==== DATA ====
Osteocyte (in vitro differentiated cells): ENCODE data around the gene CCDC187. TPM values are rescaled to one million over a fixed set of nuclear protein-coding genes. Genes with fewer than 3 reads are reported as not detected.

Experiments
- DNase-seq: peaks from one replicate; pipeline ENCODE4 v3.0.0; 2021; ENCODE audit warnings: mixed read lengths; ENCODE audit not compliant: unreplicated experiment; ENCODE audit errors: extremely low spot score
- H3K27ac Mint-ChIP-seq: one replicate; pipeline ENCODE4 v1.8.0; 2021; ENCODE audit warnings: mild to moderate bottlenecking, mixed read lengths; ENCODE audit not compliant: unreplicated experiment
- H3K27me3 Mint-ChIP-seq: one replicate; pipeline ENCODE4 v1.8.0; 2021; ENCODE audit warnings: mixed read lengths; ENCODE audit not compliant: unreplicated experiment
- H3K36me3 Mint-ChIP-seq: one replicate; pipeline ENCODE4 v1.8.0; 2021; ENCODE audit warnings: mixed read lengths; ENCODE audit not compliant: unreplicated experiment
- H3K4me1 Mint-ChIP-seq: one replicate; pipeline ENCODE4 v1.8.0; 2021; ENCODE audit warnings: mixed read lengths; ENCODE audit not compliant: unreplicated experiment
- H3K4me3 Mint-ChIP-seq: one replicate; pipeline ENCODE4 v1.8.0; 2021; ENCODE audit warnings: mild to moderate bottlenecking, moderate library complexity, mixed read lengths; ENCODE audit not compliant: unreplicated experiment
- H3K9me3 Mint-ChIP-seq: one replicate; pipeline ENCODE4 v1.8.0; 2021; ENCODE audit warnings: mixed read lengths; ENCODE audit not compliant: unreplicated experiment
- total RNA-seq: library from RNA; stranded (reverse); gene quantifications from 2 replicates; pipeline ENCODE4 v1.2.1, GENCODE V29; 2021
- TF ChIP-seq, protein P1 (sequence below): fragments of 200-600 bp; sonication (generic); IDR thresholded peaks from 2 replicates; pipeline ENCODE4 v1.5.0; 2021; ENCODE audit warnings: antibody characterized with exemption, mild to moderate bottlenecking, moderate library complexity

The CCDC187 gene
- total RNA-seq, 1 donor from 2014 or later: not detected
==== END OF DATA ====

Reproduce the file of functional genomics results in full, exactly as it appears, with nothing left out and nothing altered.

Osteocyte (in vitro differentiated cells): ENCODE data around the gene CCDC187. TPM values are rescaled to one million over a fixed set of nuclear protein-coding genes. Genes with fewer than 3 reads are reported as not detected.

Experiments
- DNase-seq: peaks from one replicate; pipeline ENCODE4 v3.0.0; 2021; ENCODE audit warnings: mixed read lengths; ENCODE audit not compliant: unreplicated experiment; ENCODE audit errors: extremely low spot score
- H3K27ac Mint-ChIP-seq: one replicate; pipeline ENCODE4 v1.8.0; 2021; ENCODE audit warnings: mild to moderate bottlenecking, mixed read lengths; ENCODE audit not compliant: unreplicated experiment
- H3K27me3 Mint-ChIP-seq: one replicate; pipeline ENCODE4 v1.8.0; 2021; ENCODE audit warnings: mixed read lengths; ENCODE audit not compliant: unreplicated experiment
- H3K36me3 Mint-ChIP-seq: one replicate; pipeline ENCODE4 v1.8.0; 2021; ENCODE audit warnings: mixed read lengths; ENCODE audit not compliant: unreplicated experiment
- H3K4me1 Mint-ChIP-seq: one replicate; pipeline ENCODE4 v1.8.0; 2021; ENCODE audit warnings: mixed read lengths; ENCODE audit not compliant: unreplicated experiment
- H3K4me3 Mint-ChIP-seq: one replicate; pipeline ENCODE4 v1.8.0; 2021; ENCODE audit warnings: mild to moderate bottlenecking, moderate library complexity, mixed read lengths; ENCODE audit not compliant: unreplicated experiment
- H3K9me3 Mint-ChIP-seq: one replicate; pipeline ENCODE4 v1.8.0; 2021; ENCODE audit warnings: mixed read lengths; ENCODE audit not compliant: unreplicated experiment
- total RNA-seq: library from RNA; stranded (reverse); gene quantifications from 2 replicates; pipeline ENCODE4 v1.2.1, GENCODE V29; 2021
- TF ChIP-seq, protein P1 (sequence below): fragments of 200-600 bp; sonication (generic); IDR thresholded peaks from 2 replicates; pipeline ENCODE4 v1.5.0; 2021; ENCODE audit warnings: antibody characterized with exemption, mild to moderate bottlenecking, moderate library complexity

The CCDC187 gene
- total RNA-seq, 1 donor from 2014 or later: not detected